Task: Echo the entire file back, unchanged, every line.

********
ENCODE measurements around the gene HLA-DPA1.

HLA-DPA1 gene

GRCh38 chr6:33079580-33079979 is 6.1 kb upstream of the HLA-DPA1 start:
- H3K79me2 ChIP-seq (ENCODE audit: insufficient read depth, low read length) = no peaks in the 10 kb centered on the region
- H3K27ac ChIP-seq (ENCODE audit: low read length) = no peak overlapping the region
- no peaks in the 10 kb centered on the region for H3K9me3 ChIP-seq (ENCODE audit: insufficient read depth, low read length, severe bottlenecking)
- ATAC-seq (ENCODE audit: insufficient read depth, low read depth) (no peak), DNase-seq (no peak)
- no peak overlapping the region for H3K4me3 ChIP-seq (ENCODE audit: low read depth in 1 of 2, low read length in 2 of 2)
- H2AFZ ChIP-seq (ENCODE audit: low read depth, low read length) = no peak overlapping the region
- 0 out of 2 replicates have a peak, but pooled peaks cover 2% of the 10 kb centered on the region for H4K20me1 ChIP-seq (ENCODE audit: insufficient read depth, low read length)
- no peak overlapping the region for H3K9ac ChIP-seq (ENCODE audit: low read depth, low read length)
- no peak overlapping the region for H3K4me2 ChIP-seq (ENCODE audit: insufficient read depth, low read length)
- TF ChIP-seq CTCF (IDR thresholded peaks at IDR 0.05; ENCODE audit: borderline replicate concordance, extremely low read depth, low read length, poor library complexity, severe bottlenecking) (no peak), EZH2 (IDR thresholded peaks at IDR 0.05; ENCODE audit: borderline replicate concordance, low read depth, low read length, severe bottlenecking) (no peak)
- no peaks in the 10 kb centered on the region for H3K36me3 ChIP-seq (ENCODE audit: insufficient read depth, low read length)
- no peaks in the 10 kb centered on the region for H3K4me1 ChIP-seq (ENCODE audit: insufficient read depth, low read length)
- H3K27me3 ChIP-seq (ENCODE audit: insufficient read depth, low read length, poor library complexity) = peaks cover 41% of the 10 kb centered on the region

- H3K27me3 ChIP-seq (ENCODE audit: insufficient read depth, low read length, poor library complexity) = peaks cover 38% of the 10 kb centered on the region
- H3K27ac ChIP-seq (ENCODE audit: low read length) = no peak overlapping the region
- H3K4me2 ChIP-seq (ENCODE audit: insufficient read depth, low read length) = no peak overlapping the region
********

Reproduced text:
ENCODE measurements around the gene HLA-DPA1.

HLA-DPA1 gene

GRCh38 chr6:33079580-33079979 is 6.1 kb upstream of the HLA-DPA1 start:
- H3K79me2 ChIP-seq (ENCODE audit: insufficient read depth, low read length) = no peaks in the 10 kb centered on the region
- H3K27ac ChIP-seq (ENCODE audit: low read length) = no peak overlapping the region
- no peaks in the 10 kb centered on the region for H3K9me3 ChIP-seq (ENCODE audit: insufficient read depth, low read length, severe bottlenecking)
- ATAC-seq (ENCODE audit: insufficient read depth, low read depth) (no peak), DNase-seq (no peak)
- no peak overlapping the region for H3K4me3 ChIP-seq (ENCODE audit: low read depth in 1 of 2, low read length in 2 of 2)
- H2AFZ ChIP-seq (ENCODE audit: low read depth, low read length) = no peak overlapping the region
- 0 out of 2 replicates have a peak, but pooled peaks cover 2% of the 10 kb centered on the region for H4K20me1 ChIP-seq (ENCODE audit: insufficient read depth, low read length)
- no peak overlapping the region for H3K9ac ChIP-seq (ENCODE audit: low read depth, low read length)
- no peak overlapping the region for H3K4me2 ChIP-seq (ENCODE audit: insufficient read depth, low read length)
- TF ChIP-seq CTCF (IDR thresholded peaks at IDR 0.05; ENCODE audit: borderline replicate concordance, extremely low read depth, low read length, poor library complexity, severe bottlenecking) (no peak), EZH2 (IDR thresholded peaks at IDR 0.05; ENCODE audit: borderline replicate concordance, low read depth, low read length, severe bottlenecking) (no peak)
- no peaks in the 10 kb centered on the region for H3K36me3 ChIP-seq (ENCODE audit: insufficient read depth, low read length)
- no peaks in the 10 kb centered on the region for H3K4me1 ChIP-seq (ENCODE audit: insufficient read depth, low read length)
- H3K27me3 ChIP-seq (ENCODE audit: insufficient read depth, low read length, poor library complexity) = peaks cover 41% of the 10 kb centered on the region

- H3K27me3 ChIP-seq (ENCODE audit: insufficient read depth, low read length, poor library complexity) = peaks cover 38% of the 10 kb centered on the region
- H3K27ac ChIP-seq (ENCODE audit: low read length) = no peak overlapping the region
- H3K4me2 ChIP-seq (ENCODE audit: insufficient read depth, low read length) = no peak overlapping the region